Jerky: A Starter Guide
Whether you're a fresh jerky padawan or a seasoned jerky jedi, it always helps to have a little background knowledge about the food you are consuming! That's why we put together this helpful guide for you to learn more about this delicious snack.
History of Jerky
Jerky has been around for thousands of years, dating back to Ancient Egypt. Indigenous cultures in North and South America used the process of creating jerky as a matter of necessity as a means to preserve food without refrigeration for long trips.
- What is jerky? Jerky is meat that has been cured and dried in order to reduce the moisture content. This is done in order to preserve the meat, so that it does not spoil.
- Why is it called jerky? The word jerky comes from the Quechua word ch'arki meaning “dried, salted meat”.
The aspects that made jerky so useful in the past contribute to its popularity today: in addition to great taste, no preparation beyond initial curing, and long shelf-life, it's a healthy, protein-packed snack. It’s perfect for long trips, hiking, backpacking, and can even be kept in the car for an emergency.
Meat and a curing solution are the two sole components necessary for making jerky. The curing solution is used to provide a better taste and a longer shelf life for the beef jerky and is responsible for the final color of the product. The curing solution also prevents the growth of harmful bacteria. A curing solution commonly consists of water, salt, and sodium nitrite. The salt is used to dehydrate the meat, while sodium nitrite prevents the meat from becoming rancid and stabilizes its color. Sodium ascorbate can also be used to enhance the meat color. Once the curing solution is ready, the meat is prepared, soaked in curing solution and cooked until it is dried.
- What is jerky made from? Jerky is made from animal meat such as beef, pork, poultry or fish and may contain other ingredients like salt, sugar, pepper, soy sauce, and various spices.
- Why is beef jerky so expensive? When beef is cut and dehydrated, it loses a lot of weight because it contains 60-70% water. Thus, only a few ounces of jerky can be produced from a pound of raw meat.
- What cut of beef is jerky made from? It is usually a lean cut of beef, such as round or flank steak, which has been trimmed of fat and cut into thin strips.
- How is beef jerky made? It starts with cutting lean meat into thin strips — slicing the meat across the grain, as this makes the strips easier to chew. This is followed by marinating with salt and spices, such as soy sauce and teriyaki. The meat then needs to be air-dried at low temperatures until it's dry enough to store without spoiling.
- Why does jerky contain salt? Salt is used to preserve beef jerky by drawing water out of the food and dehydrating it. The salting process not only contributes to its rich flavor, but also helps kill bacteria during the dehydration process.
- How long should you marinate jerky for? For the best flavor, make sure your jerky marinates for 12-24 hours. In this time, the meat absorbs all of the flavors and spices that you added.
- How do you eat beef jerky? Jerky is a popular snack food eaten on its own. But it can also be used as an ingredient in many recipes.
Beef Jerky Nutrition
Beef jerky is high in various minerals, including zinc and iron, which are important for many functions, including immune support and increased energy levels. Jerky also provides small amounts of manganese, molybdenum, and pantothenic acid.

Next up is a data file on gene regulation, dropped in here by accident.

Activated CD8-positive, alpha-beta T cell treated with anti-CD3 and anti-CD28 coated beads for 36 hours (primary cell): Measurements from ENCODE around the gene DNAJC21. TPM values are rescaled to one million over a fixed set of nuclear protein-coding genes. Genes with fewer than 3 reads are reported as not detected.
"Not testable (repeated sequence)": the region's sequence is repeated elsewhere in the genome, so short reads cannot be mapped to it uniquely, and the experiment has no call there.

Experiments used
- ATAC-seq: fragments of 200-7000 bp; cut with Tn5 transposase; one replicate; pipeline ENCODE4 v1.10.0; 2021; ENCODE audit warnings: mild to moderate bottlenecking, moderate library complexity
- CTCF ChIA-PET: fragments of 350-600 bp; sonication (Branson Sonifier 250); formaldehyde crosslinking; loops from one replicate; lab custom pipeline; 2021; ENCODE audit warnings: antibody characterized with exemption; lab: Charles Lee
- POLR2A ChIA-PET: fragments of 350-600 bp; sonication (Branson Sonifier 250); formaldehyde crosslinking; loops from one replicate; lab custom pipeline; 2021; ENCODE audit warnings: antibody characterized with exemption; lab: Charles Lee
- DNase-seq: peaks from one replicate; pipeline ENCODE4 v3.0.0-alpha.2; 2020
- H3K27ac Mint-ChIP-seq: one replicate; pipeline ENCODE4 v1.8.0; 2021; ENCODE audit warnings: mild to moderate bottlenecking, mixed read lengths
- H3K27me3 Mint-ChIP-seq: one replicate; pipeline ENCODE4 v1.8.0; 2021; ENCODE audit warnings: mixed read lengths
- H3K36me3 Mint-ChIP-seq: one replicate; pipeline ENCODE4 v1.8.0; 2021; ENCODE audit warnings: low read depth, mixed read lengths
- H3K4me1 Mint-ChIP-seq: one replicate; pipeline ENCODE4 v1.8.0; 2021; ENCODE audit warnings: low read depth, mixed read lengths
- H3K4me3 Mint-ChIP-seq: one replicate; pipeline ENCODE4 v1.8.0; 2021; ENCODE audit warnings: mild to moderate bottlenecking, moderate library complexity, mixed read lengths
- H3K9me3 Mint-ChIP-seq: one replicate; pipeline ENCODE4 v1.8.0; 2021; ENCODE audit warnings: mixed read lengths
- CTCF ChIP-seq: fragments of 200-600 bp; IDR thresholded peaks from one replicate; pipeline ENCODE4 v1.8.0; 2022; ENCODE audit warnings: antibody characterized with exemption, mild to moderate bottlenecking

- Fat in Beef Jerky: According to the USDA, one ounce of beef jerky contains 7 grams of fat; however, some healthier brands have less than 1 gram of fat per ounce.
- Sodium in Jerky: Depending on the brand and flavor, a 1-ounce serving of jerky has about 300-400 mg of sodium. Salt is used to preserve beef jerky by drawing water out of the food and dehydrating it.
- Sugar in Jerky: The USDA states that a single ounce of beef jerky contains 2.6 grams of sugar, but each brand and flavor will vary. Jerky can have sugar contents ranging from 0g to 9g per ounce.
- Protein in Jerky: Depending on the brand and quality, one ounce of jerky can provide between 9 and 14 grams of protein. In comparison, an egg only has 6 grams of protein while a cup of milk has 8 grams.
Packed with nutrition, there are many health benefits to eating small batch, artisan-made beef jerky as a snack — especially for folks who want easy meal prep, want a convenient, mess-free snack, or need a fast way to add protein to their diet.
Are all Jerkies the Same?
Not all jerkies are created equal. As varied as the different kinds of meats used, so are the recipes. Today's production standards call for jerky to be marinated and seasoned with special spice rubs and smoked under low heat. Widely marketed commercial brands are typically sweetened. Depending on your tastes and nutritional demands, there is a brand of jerky tailored to your desires and needs.
It's easy to become overwhelmed by the sheer variety and amount of jerky to choose from these days — which is why we curated our subscription offerings to make snacking easy for you! Simply click here to look for a themed subscription box: you'll be able to try out a variety of themed surprises from Spicy Jerky, to Booze-Infused jerky, to Keto-Friendly Jerky and more!
Not sure what's good? Or maybe you want to try a bit of everything. Then you can't go wrong with our classic beef jerky subscription. Every month we curate and ship a new selection of high quality premium beef jerky flavors to your door.